Such pronouncements and the public posturing promoting them have tended to reinforce the negative perception of the NPP and detracted from its mobilization efforts. The party’s leaders at all the levels may continue to deceive themselves that public disenchantment with the Mills government makes their party’s victory at Election 2012 a certainty only to realize rather too late that the ethnic sentiments reinforcing the NPP’s partisan politics won’t usher them into office.
On a more disturbing note, the impression created that the Akan-based NPP has disdain for other ethnic groups in the country (especially Northerners and Ewes) isn’t good. No one needs to be told the extent to which this negative perception has gone in detracting from the NPP’s worth in the estimation of those who see themselves as the targets of that disdain.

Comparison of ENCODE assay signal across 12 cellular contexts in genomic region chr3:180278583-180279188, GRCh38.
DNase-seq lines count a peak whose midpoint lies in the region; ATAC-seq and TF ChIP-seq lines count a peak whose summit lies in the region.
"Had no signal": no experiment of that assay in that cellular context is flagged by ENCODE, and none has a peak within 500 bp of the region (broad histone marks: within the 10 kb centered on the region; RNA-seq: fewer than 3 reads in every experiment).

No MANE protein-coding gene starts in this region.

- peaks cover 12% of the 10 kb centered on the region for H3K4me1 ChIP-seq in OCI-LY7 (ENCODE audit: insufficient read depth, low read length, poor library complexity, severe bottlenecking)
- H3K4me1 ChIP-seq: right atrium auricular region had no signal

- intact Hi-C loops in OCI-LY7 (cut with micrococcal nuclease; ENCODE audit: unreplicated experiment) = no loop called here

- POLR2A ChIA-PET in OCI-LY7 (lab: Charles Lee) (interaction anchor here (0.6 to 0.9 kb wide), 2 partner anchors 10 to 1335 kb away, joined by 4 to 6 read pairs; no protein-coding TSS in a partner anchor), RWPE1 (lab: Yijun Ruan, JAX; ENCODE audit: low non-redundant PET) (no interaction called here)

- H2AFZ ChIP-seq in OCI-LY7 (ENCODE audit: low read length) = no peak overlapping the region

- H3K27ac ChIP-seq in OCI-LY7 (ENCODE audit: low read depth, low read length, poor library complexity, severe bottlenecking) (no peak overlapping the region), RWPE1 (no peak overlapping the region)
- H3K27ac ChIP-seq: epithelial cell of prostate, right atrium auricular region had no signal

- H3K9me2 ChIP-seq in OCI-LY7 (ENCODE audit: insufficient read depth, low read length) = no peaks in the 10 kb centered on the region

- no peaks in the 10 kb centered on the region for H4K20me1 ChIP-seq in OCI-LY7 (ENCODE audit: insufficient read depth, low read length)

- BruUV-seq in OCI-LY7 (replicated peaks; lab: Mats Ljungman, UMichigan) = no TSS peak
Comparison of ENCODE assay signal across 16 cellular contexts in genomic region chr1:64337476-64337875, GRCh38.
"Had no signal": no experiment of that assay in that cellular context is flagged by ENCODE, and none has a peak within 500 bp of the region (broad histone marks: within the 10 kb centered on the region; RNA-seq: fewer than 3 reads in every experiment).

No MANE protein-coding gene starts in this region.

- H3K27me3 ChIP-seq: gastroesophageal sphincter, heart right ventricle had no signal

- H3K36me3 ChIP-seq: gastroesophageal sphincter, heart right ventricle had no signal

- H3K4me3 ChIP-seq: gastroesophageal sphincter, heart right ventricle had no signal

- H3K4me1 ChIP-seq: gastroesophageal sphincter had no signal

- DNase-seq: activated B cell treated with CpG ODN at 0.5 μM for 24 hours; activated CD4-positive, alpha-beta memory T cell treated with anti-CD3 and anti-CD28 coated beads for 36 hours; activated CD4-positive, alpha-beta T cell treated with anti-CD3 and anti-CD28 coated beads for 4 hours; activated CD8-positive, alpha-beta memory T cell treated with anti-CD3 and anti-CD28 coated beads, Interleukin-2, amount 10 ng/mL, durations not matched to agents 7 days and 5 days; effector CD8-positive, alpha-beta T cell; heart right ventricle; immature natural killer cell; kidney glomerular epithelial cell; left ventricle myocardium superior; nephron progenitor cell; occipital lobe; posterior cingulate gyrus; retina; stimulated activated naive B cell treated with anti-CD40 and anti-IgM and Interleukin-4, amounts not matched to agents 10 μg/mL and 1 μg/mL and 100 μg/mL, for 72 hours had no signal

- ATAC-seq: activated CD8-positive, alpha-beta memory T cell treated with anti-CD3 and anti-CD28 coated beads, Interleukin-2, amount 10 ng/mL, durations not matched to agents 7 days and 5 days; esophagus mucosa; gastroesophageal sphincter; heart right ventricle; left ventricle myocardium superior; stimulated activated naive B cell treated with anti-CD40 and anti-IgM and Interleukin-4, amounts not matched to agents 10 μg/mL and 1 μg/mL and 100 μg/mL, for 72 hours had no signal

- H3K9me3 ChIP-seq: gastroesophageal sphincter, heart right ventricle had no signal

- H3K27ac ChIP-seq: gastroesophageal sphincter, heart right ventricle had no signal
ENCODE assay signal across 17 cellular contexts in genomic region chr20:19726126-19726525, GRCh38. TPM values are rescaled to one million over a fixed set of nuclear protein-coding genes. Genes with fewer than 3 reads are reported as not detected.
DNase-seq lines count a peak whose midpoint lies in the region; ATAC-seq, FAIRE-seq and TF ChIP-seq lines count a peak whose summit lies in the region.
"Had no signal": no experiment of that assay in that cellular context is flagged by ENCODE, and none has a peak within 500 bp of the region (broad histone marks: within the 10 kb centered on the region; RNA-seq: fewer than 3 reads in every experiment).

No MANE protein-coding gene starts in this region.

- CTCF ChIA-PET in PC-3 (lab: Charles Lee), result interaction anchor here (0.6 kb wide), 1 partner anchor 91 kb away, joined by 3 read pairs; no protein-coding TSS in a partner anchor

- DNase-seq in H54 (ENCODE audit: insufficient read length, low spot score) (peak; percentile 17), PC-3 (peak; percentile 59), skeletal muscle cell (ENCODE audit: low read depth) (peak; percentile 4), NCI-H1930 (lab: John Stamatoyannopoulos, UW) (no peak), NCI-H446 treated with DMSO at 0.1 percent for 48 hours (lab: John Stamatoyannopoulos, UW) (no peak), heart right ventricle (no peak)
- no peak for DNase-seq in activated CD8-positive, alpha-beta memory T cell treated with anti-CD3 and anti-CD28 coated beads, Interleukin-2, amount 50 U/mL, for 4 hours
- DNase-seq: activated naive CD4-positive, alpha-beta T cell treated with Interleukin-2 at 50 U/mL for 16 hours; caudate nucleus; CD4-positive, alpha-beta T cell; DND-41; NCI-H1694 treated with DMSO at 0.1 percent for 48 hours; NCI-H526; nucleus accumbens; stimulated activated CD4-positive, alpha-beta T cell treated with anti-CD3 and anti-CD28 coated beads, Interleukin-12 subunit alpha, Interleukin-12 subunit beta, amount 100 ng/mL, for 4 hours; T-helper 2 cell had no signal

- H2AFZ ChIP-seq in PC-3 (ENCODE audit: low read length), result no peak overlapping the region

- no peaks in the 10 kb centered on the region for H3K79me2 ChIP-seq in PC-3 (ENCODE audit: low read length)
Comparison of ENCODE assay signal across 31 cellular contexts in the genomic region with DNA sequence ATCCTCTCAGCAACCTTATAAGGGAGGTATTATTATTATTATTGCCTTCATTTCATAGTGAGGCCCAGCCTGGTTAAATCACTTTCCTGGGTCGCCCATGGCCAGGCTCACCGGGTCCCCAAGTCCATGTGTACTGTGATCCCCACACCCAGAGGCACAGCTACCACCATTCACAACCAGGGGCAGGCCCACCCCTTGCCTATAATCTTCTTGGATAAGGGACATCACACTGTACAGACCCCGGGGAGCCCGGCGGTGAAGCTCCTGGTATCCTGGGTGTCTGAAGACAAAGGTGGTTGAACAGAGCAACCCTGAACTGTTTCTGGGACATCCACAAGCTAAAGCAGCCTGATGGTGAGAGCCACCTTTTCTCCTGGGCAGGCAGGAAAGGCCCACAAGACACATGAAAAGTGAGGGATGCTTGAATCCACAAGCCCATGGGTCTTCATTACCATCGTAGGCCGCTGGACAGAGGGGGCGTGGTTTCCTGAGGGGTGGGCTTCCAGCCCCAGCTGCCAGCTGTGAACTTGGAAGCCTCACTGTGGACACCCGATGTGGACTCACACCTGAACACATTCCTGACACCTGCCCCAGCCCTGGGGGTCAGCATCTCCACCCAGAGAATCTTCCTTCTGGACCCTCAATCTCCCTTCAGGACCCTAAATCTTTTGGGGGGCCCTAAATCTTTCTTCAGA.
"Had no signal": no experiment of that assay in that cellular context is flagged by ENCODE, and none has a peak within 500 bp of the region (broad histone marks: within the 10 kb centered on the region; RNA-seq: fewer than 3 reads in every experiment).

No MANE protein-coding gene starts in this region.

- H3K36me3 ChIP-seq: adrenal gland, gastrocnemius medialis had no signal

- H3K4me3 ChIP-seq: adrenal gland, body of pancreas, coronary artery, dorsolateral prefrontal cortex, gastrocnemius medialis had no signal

The NPP may be proud of its history as an offshoot of a political culture with deep, long roots in Ghanaian politics. But any public goodwill for it will be contingent on factors other than that M.B.E. (in the Ga language, Mba Bie Etse,” meaning “I have been here for long.”).
IMPLICATIONS FOR THE COUNTRY’S DEMOCRATIC EXPERIMENT
We have a peculiar problem, which is the inability of the state to fund political parties, which has its own implications for our democracy. The various parties are, therefore, constrained financially and that creates room for unsavoury practices and the infiltration of unscrupulous moneybags to influence party work with their largesse, which only turns out to be the bait that paves the way for their fleecing of the system should their parties win the elections to be in power.